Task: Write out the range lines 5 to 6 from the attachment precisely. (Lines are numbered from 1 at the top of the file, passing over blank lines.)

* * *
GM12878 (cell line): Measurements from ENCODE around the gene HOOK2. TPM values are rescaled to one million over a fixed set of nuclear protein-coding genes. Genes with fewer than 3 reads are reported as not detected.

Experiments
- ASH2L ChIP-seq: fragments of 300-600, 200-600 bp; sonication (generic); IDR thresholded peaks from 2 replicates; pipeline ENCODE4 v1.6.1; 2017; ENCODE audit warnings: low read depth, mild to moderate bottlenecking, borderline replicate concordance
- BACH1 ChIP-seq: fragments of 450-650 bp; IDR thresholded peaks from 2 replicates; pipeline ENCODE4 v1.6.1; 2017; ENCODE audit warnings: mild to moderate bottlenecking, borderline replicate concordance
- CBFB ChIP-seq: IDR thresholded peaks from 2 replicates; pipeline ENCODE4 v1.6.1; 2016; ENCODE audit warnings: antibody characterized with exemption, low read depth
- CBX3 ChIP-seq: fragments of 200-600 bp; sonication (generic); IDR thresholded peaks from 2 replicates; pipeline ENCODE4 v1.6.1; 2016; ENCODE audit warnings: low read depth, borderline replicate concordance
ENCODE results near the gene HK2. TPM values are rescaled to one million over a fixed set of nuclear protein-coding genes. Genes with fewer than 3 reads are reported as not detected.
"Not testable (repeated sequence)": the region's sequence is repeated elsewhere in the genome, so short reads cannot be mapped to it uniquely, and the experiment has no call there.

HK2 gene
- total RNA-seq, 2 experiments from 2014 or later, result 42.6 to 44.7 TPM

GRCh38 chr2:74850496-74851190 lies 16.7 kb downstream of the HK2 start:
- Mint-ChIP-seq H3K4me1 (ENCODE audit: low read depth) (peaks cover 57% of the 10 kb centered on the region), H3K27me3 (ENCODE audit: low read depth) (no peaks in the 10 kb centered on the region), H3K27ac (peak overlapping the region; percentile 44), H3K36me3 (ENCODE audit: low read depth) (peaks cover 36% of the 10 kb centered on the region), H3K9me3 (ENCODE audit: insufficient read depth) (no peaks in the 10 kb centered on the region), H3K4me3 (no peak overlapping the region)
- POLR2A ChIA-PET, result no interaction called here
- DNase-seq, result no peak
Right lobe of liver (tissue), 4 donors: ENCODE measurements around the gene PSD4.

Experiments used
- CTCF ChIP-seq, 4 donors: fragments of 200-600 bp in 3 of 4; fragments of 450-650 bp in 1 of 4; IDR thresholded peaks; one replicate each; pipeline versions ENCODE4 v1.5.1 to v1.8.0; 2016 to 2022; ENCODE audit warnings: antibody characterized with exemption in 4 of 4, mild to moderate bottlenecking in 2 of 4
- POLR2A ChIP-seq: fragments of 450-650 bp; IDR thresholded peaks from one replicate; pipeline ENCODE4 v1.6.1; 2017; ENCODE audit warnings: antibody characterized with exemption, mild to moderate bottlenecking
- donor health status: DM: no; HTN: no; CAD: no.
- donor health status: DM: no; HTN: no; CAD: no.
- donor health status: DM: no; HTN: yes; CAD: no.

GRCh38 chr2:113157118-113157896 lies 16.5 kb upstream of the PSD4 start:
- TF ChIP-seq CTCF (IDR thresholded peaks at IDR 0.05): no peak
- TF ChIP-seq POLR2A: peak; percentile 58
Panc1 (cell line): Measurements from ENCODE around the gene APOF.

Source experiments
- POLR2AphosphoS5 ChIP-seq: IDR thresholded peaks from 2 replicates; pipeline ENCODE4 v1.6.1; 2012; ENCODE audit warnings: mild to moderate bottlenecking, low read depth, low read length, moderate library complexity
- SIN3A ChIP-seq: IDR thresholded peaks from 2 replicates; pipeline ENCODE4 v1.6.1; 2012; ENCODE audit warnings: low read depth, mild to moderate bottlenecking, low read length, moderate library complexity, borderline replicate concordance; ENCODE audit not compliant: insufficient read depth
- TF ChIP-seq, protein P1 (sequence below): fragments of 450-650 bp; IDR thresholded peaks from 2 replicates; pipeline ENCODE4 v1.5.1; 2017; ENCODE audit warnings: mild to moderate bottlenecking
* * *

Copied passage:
- CBFB ChIP-seq: IDR thresholded peaks from 2 replicates; pipeline ENCODE4 v1.6.1; 2016; ENCODE audit warnings: antibody characterized with exemption, low read depth
- CBX3 ChIP-seq: fragments of 200-600 bp; sonication (generic); IDR thresholded peaks from 2 replicates; pipeline ENCODE4 v1.6.1; 2016; ENCODE audit warnings: low read depth, borderline replicate concordance